Latest Homeless Figures Show Increase In Midlands’ Figure

Thursday, 30 March 2017

CHILD homelessness is on the rise as the number of people living in emergency accommodation reaches a new record high, according to the latest Homeless Report. 
  Official figures show 34 children accessed emergency accommodation in Laois, Offaly, Westmeath and Longford, up from 30 in January. The number of adults in the region without a home and living in hotels or B&Bs increased from 66 to 67 in the month. A breakdown of the latest figures show 34 adults are now homeless in Offaly along with 66 adults in Tipperary. The report also confirmed 15 children are now homeless in the south east area, which includes county Tipperary while the total number of people living in emergency accommodation nationally now stands at 7,421. 
  The figures were contained in the  'Homeless Report February 2017', published by the Department of Housing, Planning, Community and Local Government last week.  Following the publication of these figures, Deputy Barry Cowen, the Fianna Fáil Spokesperson on Housing, Planning and Local Government lashed the Government for 'failing an entire generation as 7,421 men, women and children live in emergency accommodation' and maintained that Minister Simon Coveney's Action Plan for Housing was continuing to 'fail the needs of people, who are desperate for housing'. Commenting on the issue, the Fianna Fail TD said the figures had 'shown that despite repeated promises and commitments, the number of people in emergency accommodation increased between January and February of this year'.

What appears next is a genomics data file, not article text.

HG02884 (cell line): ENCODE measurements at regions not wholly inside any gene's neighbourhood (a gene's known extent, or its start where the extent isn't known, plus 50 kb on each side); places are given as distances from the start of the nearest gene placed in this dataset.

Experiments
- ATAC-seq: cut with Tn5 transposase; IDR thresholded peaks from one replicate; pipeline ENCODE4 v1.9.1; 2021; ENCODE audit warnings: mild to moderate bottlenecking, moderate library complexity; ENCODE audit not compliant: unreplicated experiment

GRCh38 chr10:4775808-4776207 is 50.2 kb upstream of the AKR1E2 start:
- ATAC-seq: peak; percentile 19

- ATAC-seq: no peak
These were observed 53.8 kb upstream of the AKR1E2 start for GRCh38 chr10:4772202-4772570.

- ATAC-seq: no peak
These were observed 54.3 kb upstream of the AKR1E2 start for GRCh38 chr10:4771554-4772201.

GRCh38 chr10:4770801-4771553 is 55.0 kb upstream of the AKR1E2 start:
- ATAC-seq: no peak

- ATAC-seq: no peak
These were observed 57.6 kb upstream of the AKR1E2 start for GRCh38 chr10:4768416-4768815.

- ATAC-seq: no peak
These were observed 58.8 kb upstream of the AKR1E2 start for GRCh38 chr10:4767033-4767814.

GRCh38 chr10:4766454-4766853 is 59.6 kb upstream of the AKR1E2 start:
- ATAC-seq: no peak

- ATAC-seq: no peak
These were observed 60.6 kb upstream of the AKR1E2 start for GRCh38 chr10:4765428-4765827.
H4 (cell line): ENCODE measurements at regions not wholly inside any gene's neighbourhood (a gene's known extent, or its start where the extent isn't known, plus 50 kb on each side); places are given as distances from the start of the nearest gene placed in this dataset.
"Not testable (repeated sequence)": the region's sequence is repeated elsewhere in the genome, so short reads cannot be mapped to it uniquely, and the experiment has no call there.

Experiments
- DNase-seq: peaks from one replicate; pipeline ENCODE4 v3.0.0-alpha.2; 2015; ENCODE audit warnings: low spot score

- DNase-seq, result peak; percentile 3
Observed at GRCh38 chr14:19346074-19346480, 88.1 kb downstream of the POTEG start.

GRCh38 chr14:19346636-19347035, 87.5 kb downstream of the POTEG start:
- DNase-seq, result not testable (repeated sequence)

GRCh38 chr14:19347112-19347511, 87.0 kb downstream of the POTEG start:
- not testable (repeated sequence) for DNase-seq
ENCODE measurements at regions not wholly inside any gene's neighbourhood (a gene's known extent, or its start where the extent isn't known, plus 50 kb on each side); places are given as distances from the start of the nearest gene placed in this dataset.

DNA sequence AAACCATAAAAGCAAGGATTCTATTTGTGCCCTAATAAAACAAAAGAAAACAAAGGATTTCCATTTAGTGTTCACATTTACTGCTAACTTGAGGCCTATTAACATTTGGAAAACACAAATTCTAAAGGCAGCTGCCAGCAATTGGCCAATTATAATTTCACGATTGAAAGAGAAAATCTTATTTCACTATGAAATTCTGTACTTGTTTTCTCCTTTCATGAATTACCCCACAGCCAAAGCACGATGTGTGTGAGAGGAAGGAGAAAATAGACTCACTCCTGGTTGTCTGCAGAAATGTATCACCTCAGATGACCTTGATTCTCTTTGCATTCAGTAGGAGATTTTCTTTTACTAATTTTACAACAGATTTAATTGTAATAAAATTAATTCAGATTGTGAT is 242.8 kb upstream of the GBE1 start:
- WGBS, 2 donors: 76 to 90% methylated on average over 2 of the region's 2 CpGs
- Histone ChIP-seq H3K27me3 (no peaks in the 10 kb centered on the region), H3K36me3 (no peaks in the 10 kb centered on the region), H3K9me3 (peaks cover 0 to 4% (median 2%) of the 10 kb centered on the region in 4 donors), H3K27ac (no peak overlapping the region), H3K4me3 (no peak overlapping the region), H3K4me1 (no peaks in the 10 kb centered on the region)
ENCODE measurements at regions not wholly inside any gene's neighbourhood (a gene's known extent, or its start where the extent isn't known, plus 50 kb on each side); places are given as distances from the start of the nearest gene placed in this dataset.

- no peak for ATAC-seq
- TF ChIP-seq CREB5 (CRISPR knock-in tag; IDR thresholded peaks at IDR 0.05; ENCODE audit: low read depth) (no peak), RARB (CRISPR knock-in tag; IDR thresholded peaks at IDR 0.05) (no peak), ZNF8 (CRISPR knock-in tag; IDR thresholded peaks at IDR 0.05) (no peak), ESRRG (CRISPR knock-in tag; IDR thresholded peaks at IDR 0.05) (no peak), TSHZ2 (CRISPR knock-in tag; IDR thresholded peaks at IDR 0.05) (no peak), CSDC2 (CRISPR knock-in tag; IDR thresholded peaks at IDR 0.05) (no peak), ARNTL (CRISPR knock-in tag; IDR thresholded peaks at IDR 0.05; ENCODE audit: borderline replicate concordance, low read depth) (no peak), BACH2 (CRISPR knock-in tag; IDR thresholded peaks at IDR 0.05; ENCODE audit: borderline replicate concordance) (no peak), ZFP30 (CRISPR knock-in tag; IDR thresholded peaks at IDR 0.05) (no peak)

'An additional 115 adults and 139 children spent February living in emergency accommodation demonstrating that Minister Coveney's much vaunted Action Plan is failing its most basic test: stemming the flow of people requiring emergency accommodation. The simple fact of the matter is that unless Minister Coveney can deliver three basic commitments then he will fail in his role as Minister for Housing.'
'Firstly, increase the number of social housing units being constructed and completed. Secondly, speed up and streamline the regulatory processes to allow developers construct additional private housing to match demand. Source additional private rental accommodation to allow local authorities provide increased emergency accommodation that is not hotel based. I have my doubts about whether there is a will to deliver on these three requirements.
‘The housing crisis is well documented, yet for over three years now, we have seen a stop-start approach to increasing housing capacity, across all sectors, by Fine Gael in government. Future generations will not thank Minister Coveney if he, and his Government, fails to arrest the increase in people, and in particular children, who are being forced to sleep in emergency accommodation rather than in their own home. It's time the Minister delivered, and stopped making excuses.'  
  Meanwhile, Minister Coveney admitted the homelessness figures for February were 'disappointing but not unexpected, after the small improvement we saw in January'.
‘February's figures are a stark reminder of the difficulties we face in dealing with the homelessness problem.  But we must continue to work hard and redouble our efforts.  Last year 3,052 households exited homelessness, which is the highest level ever, and the level of ambition is greater again this year.  This is a substantial increase on the 2,300 exits achieved in 2015 and reflects the significant on-going work being done by housing authorities and their partner NGOs in helping households and individuals transition from homelessness to more permanent homes.'


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